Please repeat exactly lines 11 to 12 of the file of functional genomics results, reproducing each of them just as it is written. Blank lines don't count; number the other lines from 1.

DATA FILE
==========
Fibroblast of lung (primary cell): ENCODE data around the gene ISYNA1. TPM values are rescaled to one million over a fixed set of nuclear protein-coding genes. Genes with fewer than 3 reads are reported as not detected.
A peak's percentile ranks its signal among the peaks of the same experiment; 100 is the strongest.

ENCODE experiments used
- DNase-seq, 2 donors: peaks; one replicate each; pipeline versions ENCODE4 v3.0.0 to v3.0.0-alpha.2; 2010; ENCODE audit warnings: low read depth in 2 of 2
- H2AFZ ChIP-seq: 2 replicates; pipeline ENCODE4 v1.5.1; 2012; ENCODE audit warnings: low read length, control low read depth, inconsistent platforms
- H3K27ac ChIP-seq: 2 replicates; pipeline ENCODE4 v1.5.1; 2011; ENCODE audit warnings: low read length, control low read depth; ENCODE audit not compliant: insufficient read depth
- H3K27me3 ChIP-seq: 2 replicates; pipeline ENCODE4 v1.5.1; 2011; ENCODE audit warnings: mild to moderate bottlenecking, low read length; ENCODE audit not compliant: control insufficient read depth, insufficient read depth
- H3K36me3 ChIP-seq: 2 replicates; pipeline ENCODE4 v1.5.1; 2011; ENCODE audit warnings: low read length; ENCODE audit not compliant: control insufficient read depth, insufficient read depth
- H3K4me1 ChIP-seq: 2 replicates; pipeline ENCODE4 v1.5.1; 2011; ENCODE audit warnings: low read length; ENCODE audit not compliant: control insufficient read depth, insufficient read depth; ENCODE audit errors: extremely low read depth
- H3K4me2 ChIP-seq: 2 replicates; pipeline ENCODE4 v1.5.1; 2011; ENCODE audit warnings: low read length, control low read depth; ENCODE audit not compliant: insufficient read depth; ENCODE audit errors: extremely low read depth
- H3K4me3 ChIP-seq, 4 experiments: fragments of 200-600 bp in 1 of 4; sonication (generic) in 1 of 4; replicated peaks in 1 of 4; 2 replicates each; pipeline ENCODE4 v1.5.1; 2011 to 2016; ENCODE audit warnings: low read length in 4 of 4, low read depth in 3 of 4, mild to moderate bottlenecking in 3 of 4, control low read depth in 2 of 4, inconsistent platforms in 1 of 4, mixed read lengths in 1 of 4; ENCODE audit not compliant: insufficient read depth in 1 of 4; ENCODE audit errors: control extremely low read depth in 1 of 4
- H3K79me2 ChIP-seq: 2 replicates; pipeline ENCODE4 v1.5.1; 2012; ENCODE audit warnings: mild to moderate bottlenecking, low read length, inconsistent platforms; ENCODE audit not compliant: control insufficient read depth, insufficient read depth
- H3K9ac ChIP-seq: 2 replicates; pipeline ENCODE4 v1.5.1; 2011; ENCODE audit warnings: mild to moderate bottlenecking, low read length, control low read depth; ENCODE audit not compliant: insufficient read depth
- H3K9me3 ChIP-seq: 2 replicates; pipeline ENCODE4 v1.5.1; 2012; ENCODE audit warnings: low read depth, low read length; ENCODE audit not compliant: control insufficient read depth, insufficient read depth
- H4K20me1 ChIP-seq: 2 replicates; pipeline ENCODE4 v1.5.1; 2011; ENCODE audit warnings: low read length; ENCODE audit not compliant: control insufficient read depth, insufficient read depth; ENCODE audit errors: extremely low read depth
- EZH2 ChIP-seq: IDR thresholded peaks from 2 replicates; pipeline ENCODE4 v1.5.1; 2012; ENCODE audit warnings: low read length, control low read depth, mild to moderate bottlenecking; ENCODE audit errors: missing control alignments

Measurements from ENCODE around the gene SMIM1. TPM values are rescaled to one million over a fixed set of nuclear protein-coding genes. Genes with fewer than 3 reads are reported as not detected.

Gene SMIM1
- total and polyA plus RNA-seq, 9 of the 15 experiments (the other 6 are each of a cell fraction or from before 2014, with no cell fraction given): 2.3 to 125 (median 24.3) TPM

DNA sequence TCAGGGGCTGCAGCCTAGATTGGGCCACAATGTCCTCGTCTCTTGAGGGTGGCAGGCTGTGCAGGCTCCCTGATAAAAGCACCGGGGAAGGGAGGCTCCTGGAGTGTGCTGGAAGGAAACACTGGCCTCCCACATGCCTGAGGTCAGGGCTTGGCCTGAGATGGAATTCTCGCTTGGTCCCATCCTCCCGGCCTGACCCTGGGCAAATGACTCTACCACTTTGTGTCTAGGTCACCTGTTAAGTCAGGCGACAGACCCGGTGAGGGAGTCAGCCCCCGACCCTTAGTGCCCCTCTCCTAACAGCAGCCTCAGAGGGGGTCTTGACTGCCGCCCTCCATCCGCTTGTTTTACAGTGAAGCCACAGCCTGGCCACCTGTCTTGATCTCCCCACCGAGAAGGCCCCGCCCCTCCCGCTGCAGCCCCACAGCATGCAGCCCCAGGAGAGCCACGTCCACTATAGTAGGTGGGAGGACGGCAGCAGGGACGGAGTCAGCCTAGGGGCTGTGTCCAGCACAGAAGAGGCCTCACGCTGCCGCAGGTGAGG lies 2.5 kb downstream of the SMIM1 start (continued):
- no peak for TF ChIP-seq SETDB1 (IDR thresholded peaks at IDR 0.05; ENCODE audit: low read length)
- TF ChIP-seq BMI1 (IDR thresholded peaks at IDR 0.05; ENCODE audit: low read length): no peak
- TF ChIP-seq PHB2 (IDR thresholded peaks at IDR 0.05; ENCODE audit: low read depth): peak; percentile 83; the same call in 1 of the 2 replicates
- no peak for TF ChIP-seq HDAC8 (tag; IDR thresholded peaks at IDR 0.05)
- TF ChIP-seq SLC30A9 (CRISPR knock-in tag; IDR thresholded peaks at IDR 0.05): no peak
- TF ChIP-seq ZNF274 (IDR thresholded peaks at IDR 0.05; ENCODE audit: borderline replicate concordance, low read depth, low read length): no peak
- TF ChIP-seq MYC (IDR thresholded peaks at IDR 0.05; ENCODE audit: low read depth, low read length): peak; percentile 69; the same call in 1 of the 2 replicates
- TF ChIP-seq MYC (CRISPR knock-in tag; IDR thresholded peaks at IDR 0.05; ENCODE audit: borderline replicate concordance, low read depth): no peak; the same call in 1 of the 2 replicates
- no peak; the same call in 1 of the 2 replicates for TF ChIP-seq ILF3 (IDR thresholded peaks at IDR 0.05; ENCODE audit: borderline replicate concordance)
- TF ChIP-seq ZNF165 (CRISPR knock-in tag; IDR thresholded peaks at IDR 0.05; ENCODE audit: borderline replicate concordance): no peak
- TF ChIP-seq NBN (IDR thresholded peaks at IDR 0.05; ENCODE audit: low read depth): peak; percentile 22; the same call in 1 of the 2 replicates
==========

- H3K4me3 ChIP-seq, 4 experiments: fragments of 200-600 bp in 1 of 4; sonication (generic) in 1 of 4; replicated peaks in 1 of 4; 2 replicates each; pipeline ENCODE4 v1.5.1; 2011 to 2016; ENCODE audit warnings: low read length in 4 of 4, low read depth in 3 of 4, mild to moderate bottlenecking in 3 of 4, control low read depth in 2 of 4, inconsistent platforms in 1 of 4, mixed read lengths in 1 of 4; ENCODE audit not compliant: insufficient read depth in 1 of 4; ENCODE audit errors: control extremely low read depth in 1 of 4
- H3K79me2 ChIP-seq: 2 replicates; pipeline ENCODE4 v1.5.1; 2012; ENCODE audit warnings: mild to moderate bottlenecking, low read length, inconsistent platforms; ENCODE audit not compliant: control insufficient read depth, insufficient read depth